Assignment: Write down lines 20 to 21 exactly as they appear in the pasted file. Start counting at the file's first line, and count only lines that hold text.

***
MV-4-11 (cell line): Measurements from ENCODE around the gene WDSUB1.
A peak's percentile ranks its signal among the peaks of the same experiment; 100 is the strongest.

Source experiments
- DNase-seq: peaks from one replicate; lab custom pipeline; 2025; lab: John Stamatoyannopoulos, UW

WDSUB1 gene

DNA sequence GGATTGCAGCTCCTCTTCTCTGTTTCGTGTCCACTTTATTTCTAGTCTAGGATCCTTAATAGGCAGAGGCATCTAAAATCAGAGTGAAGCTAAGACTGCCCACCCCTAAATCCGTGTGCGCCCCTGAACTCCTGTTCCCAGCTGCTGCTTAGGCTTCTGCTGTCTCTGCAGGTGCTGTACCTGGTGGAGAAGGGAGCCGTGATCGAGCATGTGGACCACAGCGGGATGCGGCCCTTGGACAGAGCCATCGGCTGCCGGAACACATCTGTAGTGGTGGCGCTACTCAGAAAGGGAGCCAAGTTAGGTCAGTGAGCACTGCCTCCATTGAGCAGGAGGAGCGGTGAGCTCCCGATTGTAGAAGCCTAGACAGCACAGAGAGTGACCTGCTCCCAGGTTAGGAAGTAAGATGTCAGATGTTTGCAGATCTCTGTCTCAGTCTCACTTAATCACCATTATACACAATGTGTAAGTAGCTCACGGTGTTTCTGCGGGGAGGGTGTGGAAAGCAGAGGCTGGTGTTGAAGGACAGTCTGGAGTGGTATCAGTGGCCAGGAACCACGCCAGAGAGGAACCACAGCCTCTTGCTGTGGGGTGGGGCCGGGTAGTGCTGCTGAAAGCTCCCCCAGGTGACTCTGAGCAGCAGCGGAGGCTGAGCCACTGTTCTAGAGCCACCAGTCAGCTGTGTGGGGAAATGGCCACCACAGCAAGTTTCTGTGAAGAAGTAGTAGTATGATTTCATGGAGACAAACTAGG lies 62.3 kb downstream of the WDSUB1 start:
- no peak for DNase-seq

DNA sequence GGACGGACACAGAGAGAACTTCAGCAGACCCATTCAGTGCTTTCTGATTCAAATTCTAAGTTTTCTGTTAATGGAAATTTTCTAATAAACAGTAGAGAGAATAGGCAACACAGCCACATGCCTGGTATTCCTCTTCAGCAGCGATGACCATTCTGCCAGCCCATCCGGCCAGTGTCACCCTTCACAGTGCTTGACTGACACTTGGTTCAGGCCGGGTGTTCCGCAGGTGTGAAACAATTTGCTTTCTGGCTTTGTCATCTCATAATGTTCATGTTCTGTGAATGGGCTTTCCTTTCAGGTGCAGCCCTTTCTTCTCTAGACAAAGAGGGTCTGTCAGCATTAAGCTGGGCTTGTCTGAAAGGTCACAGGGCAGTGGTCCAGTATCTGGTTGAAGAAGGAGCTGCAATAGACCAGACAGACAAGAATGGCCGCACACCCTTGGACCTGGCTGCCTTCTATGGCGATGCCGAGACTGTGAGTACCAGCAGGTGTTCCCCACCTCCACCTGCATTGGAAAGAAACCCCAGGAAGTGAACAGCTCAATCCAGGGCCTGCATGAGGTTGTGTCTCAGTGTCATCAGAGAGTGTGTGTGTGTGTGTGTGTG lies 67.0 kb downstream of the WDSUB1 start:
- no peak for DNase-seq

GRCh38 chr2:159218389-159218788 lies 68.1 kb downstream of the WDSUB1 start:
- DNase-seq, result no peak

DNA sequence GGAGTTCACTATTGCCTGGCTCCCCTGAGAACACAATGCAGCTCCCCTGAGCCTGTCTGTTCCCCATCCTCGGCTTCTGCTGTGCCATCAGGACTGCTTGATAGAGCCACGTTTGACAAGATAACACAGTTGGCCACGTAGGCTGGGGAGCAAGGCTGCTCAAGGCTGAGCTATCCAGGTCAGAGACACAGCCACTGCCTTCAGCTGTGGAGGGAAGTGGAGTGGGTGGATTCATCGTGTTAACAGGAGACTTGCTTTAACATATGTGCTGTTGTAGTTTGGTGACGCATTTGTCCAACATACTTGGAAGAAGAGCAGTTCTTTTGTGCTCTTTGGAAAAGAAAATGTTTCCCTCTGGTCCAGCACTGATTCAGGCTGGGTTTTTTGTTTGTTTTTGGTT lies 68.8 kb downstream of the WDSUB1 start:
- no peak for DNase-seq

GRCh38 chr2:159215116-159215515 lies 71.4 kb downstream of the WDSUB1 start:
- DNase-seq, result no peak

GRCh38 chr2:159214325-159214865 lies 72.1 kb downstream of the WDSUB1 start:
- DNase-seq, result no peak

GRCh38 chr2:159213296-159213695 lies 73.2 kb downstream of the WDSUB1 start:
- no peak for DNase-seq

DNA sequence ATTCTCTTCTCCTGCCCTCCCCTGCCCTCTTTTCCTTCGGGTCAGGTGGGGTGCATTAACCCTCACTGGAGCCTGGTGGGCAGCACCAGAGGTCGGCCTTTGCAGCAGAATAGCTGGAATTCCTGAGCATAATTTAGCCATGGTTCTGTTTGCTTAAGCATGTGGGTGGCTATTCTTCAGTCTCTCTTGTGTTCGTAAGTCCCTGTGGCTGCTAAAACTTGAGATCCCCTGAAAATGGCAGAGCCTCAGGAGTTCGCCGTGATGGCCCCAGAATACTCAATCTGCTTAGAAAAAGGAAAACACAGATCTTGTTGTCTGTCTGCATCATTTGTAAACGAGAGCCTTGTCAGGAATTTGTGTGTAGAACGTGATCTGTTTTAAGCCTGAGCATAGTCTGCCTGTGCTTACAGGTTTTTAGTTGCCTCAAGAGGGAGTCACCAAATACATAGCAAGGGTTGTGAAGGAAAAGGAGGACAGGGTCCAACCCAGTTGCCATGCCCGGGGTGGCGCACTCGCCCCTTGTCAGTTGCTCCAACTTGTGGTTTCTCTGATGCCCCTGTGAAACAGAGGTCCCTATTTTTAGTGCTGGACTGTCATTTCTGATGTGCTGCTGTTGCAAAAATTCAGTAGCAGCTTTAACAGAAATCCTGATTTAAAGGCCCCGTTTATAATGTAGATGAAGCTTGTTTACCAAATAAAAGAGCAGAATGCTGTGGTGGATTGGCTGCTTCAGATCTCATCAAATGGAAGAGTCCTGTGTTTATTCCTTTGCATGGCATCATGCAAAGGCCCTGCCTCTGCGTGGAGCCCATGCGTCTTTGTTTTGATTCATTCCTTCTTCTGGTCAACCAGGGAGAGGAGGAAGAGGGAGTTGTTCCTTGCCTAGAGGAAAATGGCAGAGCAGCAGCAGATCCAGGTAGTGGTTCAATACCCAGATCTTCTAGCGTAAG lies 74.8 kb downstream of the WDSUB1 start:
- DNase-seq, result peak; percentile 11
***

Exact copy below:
DNA sequence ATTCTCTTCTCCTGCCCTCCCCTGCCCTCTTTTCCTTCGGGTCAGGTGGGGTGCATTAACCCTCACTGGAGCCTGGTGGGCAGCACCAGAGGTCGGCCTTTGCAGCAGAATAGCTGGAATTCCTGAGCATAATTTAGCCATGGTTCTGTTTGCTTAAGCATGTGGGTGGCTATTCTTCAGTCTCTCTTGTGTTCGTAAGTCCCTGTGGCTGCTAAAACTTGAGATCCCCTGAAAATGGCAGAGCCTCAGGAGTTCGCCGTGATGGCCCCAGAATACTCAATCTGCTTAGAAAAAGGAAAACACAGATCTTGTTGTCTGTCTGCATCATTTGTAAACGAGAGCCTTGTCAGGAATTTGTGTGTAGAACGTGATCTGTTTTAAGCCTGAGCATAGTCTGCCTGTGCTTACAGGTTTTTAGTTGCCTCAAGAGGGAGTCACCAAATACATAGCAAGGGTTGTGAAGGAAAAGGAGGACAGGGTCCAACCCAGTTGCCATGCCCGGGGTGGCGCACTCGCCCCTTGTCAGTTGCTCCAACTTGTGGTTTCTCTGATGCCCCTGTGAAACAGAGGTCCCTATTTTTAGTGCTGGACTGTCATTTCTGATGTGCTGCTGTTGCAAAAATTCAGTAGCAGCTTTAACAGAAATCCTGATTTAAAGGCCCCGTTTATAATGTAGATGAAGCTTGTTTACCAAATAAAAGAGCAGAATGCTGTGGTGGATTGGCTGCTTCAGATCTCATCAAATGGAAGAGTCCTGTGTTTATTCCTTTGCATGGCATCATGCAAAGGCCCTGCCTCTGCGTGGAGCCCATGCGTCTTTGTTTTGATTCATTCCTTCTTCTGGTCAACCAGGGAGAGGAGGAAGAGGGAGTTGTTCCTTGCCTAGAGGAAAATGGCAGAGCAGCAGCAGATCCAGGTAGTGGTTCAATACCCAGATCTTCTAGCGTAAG lies 74.8 kb downstream of the WDSUB1 start:
- DNase-seq, result peak; percentile 11